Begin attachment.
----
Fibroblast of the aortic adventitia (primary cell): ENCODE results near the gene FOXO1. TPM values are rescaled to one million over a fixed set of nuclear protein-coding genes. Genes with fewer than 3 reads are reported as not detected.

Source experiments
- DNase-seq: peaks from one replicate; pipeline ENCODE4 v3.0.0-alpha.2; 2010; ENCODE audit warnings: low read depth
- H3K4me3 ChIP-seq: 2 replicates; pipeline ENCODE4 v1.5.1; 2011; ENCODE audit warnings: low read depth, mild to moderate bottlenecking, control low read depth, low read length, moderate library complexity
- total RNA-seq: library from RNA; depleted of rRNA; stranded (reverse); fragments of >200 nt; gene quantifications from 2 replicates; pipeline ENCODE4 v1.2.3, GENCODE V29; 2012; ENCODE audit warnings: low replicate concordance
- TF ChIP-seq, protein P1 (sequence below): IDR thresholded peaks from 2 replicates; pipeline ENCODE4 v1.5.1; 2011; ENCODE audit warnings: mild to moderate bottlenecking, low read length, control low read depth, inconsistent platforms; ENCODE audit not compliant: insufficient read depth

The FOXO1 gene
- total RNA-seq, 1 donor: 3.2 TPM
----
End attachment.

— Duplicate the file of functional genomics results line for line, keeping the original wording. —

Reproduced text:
Fibroblast of the aortic adventitia (primary cell): ENCODE results near the gene FOXO1. TPM values are rescaled to one million over a fixed set of nuclear protein-coding genes. Genes with fewer than 3 reads are reported as not detected.

Source experiments
- DNase-seq: peaks from one replicate; pipeline ENCODE4 v3.0.0-alpha.2; 2010; ENCODE audit warnings: low read depth
- H3K4me3 ChIP-seq: 2 replicates; pipeline ENCODE4 v1.5.1; 2011; ENCODE audit warnings: low read depth, mild to moderate bottlenecking, control low read depth, low read length, moderate library complexity
- total RNA-seq: library from RNA; depleted of rRNA; stranded (reverse); fragments of >200 nt; gene quantifications from 2 replicates; pipeline ENCODE4 v1.2.3, GENCODE V29; 2012; ENCODE audit warnings: low replicate concordance
- TF ChIP-seq, protein P1 (sequence below): IDR thresholded peaks from 2 replicates; pipeline ENCODE4 v1.5.1; 2011; ENCODE audit warnings: mild to moderate bottlenecking, low read length, control low read depth, inconsistent platforms; ENCODE audit not compliant: insufficient read depth

The FOXO1 gene
- total RNA-seq, 1 donor: 3.2 TPM